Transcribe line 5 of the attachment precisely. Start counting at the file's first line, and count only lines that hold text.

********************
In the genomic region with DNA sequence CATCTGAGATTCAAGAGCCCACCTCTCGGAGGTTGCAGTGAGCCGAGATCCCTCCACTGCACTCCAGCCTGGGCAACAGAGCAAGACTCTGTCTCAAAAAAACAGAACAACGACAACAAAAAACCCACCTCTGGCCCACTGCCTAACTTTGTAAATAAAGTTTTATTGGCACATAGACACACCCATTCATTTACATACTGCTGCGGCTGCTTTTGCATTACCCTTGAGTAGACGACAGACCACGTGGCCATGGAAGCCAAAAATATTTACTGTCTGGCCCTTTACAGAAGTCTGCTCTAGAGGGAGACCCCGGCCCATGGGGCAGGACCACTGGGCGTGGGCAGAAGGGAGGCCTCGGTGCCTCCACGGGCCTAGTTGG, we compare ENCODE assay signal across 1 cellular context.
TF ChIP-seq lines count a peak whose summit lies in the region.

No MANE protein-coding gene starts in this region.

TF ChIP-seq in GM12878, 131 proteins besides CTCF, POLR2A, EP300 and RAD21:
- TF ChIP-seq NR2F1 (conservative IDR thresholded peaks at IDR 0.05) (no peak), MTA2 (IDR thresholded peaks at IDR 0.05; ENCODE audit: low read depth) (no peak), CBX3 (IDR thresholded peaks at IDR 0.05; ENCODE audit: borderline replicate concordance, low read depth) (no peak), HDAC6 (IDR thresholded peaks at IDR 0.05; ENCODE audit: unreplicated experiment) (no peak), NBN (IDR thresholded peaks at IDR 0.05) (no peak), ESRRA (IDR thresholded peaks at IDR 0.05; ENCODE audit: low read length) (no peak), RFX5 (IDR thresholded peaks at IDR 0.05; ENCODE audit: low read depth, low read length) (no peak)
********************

- TF ChIP-seq NR2F1 (conservative IDR thresholded peaks at IDR 0.05) (no peak), MTA2 (IDR thresholded peaks at IDR 0.05; ENCODE audit: low read depth) (no peak), CBX3 (IDR thresholded peaks at IDR 0.05; ENCODE audit: borderline replicate concordance, low read depth) (no peak), HDAC6 (IDR thresholded peaks at IDR 0.05; ENCODE audit: unreplicated experiment) (no peak), NBN (IDR thresholded peaks at IDR 0.05) (no peak), ESRRA (IDR thresholded peaks at IDR 0.05; ENCODE audit: low read length) (no peak), RFX5 (IDR thresholded peaks at IDR 0.05; ENCODE audit: low read depth, low read length) (no peak)